Ukraine: Act II

By Zhao Jinglun
0 Comment(s)Print E-mail, February 28, 2014
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Now the Parliament rules without any representation from the majority party, since most of the deputies from the east and south of the country are afraid to set foot in Parliament. And all across the country, headquarters of parties are being sacked by their opponents. There are serious doubts whether the elections scheduled for May 25 will be fair and free.

As the new "government grapples with imminent economic collapse and separatism," the United States and Britain are trying to ease tensions over Ukraine, claiming it should not be a battleground between the East and West. British Foreign Secretary William Hague declared "We want to send our strong support for the territorial integrity and unity of Ukraine." What they really want is to consolidate what they have gained. The United States and the EU want the International Monetary Fund to help Ukraine avoid economic collapse, and try to set up a donors' conference for European countries to raise funding for Ukraine.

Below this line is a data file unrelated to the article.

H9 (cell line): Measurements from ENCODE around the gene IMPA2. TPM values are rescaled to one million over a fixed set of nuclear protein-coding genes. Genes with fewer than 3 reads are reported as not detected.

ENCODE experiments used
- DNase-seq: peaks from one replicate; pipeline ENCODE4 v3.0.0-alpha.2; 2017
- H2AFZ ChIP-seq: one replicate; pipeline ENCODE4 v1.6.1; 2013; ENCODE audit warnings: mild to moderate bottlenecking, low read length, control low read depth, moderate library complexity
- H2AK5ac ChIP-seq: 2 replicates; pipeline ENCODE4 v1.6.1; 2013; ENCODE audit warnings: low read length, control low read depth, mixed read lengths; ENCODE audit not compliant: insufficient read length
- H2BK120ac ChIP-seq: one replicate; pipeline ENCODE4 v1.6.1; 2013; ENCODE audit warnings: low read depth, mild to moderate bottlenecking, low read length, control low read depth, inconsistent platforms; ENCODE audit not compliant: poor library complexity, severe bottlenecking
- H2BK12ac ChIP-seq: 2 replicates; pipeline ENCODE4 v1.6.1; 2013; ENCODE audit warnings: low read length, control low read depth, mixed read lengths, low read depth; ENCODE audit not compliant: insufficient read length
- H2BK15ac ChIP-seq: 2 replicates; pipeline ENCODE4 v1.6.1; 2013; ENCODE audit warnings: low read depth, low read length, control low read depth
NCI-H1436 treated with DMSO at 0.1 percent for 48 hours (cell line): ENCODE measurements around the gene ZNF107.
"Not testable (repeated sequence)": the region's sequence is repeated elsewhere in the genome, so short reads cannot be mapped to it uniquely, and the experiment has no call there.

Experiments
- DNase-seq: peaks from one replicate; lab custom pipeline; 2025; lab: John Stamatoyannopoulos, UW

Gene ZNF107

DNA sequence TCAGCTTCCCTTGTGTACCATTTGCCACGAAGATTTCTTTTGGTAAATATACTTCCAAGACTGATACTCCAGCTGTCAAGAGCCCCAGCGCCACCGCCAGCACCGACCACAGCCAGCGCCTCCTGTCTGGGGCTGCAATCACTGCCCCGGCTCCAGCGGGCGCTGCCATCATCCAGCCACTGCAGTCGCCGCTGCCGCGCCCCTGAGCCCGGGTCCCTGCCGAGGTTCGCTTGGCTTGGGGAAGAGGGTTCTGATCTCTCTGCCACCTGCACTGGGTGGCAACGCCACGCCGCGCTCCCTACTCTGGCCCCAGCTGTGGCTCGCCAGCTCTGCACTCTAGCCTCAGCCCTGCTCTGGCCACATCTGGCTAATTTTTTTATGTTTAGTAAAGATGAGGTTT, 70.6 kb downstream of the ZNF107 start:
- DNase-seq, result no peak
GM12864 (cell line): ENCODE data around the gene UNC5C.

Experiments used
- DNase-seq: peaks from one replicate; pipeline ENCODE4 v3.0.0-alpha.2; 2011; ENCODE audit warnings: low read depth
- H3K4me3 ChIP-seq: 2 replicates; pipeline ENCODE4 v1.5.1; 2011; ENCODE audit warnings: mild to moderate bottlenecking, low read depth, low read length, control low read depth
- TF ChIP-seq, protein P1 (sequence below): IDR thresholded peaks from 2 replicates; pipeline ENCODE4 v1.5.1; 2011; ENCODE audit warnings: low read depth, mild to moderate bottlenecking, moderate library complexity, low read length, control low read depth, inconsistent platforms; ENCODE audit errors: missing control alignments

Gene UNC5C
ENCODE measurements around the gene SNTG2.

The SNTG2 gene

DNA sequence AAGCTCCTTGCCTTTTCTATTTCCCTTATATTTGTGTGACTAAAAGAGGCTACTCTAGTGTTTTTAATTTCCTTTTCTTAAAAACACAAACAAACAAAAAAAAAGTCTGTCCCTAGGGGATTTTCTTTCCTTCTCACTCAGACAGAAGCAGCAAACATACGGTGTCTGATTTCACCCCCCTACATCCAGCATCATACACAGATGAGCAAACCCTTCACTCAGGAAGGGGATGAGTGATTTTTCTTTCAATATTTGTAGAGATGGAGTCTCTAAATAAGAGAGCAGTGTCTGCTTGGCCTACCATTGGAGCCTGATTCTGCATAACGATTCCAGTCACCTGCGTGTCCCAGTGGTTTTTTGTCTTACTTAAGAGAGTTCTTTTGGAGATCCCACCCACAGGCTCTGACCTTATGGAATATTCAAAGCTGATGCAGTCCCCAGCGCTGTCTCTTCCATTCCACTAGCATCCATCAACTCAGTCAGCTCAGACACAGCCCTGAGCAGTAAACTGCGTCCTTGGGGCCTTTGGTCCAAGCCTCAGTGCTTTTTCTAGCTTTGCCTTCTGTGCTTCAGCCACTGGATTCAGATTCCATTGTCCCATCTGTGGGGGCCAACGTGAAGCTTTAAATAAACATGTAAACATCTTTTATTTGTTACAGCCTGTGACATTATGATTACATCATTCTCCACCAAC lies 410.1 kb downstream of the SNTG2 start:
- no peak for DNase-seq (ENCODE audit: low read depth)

Russian Prime Minister Dimitry Medvedev said interim authorities in Kiev had conducted an "armed mutiny." The Russian Foreign Ministry accused interim leaders of passing laws aimed at infringing the humanitarian rights of Russians and other ethnic groups. Russia has recalled its ambassador to Ukraine for consultation. Russian Foreign Minister Sergei Lavrov warned the EU and United States not to try to shape Ukraine's future.

With deep ties to Ukraine, Russia can afford to wait and see what will happen next. According to the BBC, Professor Andrei Zagorski, a political analyst at Moscow's Institute of World Economy and International relations, is examining the Kremlin's policy options in the current crisis. Moscow's primary focus could be to support the emergence of new political leaders with nationwide appeal who could replace Yanukovych's demoralized Party of Regions, particularly in eastern Ukraine. They could then challenge the interim authorities.

In a report by the Guardian, Russian President Vladimir Putin has ordered an immediate test of combat readiness of troops in central and eastern Russia in a move that will dramatically elevate fears of a separatist threat in Ukraine.

Russian Defense Minister Shoigu said that has nothing to do with the situation in Ukraine.

Let us watch what happens in Act III.

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